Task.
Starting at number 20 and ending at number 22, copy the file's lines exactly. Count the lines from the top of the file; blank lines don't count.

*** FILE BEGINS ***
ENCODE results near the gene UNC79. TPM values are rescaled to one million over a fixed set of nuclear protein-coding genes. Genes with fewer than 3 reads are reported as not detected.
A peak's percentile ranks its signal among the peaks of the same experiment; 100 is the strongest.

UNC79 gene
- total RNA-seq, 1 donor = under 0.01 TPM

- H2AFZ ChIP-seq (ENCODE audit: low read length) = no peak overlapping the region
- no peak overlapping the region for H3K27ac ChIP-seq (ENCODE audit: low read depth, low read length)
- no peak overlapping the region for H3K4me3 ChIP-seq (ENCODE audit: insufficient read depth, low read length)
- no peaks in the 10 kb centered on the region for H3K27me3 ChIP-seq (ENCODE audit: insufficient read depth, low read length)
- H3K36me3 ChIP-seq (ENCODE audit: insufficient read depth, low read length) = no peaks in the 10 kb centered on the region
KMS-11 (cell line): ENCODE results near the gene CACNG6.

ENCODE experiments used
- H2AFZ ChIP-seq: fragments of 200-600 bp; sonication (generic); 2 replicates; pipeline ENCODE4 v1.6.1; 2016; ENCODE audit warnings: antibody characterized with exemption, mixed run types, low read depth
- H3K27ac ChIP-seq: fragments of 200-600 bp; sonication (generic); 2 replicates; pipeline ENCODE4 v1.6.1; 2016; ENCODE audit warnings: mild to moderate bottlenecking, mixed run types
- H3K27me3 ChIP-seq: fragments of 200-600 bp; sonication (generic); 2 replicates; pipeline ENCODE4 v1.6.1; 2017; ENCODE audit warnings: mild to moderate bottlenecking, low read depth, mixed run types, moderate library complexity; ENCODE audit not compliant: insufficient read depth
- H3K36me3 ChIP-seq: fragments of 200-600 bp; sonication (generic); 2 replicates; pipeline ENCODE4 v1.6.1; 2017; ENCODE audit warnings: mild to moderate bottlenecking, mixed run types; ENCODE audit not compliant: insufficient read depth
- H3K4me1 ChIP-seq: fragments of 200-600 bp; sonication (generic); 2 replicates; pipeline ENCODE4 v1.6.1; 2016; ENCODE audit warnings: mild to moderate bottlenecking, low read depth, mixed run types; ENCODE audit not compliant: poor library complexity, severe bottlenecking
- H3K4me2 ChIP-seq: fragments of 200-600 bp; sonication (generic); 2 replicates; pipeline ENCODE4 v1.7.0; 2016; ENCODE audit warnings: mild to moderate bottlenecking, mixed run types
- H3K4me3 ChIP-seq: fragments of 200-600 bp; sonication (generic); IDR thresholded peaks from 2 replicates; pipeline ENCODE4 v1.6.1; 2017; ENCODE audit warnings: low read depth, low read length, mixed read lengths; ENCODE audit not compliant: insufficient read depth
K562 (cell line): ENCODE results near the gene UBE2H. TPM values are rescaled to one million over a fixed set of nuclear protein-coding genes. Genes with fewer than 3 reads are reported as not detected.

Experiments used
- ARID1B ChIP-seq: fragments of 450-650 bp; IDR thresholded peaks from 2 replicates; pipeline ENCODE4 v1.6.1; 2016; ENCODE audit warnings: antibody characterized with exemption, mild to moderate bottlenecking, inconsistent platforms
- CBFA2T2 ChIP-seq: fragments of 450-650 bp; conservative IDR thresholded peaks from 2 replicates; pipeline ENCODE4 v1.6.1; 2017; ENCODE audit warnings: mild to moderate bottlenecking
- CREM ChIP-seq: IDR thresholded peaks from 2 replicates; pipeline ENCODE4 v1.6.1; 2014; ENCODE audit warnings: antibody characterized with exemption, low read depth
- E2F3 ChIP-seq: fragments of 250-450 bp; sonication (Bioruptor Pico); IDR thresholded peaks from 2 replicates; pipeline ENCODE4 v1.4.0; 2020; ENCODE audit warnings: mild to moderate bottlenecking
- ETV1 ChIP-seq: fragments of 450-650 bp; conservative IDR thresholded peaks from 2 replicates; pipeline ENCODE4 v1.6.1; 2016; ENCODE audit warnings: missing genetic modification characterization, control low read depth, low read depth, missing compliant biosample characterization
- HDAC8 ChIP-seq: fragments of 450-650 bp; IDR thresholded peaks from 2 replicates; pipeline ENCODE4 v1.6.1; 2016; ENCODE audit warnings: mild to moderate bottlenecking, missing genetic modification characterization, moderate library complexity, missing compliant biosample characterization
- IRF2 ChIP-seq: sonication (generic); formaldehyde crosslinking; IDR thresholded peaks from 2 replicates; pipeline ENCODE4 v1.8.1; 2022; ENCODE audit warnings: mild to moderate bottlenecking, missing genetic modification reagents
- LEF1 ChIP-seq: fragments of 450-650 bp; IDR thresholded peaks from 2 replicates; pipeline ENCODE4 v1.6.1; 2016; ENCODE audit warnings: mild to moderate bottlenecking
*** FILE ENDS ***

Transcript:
Experiments used
- ARID1B ChIP-seq: fragments of 450-650 bp; IDR thresholded peaks from 2 replicates; pipeline ENCODE4 v1.6.1; 2016; ENCODE audit warnings: antibody characterized with exemption, mild to moderate bottlenecking, inconsistent platforms
- CBFA2T2 ChIP-seq: fragments of 450-650 bp; conservative IDR thresholded peaks from 2 replicates; pipeline ENCODE4 v1.6.1; 2017; ENCODE audit warnings: mild to moderate bottlenecking